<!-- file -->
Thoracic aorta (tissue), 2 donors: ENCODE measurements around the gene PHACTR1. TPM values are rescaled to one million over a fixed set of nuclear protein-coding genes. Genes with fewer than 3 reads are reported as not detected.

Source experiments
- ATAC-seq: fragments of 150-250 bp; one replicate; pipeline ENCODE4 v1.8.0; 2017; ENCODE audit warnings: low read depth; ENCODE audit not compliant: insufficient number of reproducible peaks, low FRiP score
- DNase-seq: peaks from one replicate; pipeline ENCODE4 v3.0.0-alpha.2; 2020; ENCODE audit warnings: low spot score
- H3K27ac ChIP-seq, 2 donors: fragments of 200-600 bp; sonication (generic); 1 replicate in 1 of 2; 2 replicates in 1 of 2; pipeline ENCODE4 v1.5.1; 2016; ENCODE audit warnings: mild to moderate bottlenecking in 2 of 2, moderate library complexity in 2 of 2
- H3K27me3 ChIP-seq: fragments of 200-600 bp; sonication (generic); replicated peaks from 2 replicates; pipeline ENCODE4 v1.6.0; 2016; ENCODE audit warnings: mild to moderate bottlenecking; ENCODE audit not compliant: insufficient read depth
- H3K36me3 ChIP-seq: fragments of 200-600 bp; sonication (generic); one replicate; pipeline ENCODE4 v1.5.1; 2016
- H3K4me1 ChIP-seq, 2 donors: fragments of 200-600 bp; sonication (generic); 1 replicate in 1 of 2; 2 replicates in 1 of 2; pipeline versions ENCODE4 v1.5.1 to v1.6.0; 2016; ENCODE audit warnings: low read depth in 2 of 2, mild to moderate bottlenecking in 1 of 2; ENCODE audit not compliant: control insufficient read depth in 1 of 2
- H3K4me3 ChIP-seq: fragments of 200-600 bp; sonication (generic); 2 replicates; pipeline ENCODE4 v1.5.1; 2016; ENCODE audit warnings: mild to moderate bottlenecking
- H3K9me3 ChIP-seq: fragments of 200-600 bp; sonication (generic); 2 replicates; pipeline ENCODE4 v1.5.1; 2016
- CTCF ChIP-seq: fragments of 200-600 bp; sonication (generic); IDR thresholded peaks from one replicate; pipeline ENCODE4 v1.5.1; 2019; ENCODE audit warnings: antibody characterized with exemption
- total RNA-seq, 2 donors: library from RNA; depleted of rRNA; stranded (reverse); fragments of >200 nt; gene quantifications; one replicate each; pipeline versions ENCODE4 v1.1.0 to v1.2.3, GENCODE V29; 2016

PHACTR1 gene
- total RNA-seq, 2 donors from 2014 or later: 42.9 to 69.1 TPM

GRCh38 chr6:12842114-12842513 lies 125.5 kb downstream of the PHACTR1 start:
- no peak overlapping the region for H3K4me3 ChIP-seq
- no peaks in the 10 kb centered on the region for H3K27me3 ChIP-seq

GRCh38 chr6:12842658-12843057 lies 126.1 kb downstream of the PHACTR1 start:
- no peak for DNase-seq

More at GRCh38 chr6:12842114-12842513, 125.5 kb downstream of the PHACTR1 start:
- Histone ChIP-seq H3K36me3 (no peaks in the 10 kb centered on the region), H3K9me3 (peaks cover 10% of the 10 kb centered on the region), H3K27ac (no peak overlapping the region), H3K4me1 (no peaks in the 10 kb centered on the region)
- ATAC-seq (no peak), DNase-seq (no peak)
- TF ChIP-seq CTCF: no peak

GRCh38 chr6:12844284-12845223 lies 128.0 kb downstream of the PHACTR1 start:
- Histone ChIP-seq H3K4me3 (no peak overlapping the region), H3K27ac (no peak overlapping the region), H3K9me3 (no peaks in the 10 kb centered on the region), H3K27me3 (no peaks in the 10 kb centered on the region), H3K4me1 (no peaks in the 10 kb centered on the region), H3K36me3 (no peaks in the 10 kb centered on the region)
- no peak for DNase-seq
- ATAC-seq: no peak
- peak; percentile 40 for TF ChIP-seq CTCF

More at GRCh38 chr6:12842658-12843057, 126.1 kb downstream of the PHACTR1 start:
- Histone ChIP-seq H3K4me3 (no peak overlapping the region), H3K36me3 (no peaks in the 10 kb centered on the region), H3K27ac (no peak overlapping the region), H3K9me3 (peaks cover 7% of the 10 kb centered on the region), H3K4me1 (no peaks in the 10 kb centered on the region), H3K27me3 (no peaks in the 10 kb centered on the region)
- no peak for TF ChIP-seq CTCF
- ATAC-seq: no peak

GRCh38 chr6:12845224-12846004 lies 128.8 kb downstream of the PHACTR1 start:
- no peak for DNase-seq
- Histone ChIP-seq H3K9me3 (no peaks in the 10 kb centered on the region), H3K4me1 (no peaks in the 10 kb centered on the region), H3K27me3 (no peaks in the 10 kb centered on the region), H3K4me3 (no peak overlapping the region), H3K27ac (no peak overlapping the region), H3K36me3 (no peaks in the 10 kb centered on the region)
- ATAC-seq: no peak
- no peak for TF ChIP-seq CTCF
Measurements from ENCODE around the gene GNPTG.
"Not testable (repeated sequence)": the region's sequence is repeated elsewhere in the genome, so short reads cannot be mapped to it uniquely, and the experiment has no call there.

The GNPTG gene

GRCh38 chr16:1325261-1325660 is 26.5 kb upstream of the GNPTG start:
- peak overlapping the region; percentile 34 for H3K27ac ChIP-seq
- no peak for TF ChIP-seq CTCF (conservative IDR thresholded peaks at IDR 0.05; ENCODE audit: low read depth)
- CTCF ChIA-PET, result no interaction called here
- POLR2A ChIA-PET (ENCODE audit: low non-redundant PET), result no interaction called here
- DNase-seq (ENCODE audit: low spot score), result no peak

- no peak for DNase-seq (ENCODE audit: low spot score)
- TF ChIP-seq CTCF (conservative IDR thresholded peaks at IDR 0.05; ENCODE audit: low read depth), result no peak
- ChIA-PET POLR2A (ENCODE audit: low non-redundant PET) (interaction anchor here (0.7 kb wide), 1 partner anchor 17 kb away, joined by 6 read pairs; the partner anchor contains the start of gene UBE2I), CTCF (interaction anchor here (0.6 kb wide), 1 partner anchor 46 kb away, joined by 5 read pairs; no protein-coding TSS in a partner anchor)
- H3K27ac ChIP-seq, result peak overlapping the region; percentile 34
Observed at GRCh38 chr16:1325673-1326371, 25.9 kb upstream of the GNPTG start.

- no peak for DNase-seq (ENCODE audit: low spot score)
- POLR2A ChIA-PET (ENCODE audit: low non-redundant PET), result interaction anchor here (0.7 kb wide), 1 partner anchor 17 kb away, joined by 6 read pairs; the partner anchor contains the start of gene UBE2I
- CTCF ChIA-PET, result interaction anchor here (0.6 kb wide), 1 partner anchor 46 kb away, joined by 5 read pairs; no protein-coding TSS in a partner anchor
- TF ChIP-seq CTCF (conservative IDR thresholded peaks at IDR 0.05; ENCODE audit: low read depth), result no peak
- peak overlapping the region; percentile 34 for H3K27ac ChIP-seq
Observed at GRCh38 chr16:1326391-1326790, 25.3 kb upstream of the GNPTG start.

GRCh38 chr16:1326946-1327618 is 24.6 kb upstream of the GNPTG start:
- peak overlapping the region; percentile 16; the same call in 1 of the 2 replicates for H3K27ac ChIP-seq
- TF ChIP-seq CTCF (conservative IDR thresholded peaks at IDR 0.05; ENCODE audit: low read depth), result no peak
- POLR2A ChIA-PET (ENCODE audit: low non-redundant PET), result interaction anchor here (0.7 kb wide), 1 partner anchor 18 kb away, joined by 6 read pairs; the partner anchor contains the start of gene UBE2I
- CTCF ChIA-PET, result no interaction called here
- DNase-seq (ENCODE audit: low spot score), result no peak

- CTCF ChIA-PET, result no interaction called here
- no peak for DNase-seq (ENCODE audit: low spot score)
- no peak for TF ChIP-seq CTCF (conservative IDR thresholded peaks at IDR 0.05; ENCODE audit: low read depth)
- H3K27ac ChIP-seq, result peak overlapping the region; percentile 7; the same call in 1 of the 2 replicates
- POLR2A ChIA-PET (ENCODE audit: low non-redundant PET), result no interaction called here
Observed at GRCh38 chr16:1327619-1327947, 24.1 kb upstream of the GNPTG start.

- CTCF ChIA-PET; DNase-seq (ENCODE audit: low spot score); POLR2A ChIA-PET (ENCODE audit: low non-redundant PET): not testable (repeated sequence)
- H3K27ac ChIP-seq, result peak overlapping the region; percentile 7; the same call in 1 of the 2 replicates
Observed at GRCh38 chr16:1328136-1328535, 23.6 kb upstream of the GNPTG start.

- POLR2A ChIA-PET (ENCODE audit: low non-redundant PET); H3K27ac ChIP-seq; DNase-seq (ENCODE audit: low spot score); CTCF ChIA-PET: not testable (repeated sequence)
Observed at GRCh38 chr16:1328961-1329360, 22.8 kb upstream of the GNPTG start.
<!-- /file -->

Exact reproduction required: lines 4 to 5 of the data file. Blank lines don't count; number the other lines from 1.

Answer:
- DNase-seq: peaks from one replicate; pipeline ENCODE4 v3.0.0-alpha.2; 2020; ENCODE audit warnings: low spot score
- H3K27ac ChIP-seq, 2 donors: fragments of 200-600 bp; sonication (generic); 1 replicate in 1 of 2; 2 replicates in 1 of 2; pipeline ENCODE4 v1.5.1; 2016; ENCODE audit warnings: mild to moderate bottlenecking in 2 of 2, moderate library complexity in 2 of 2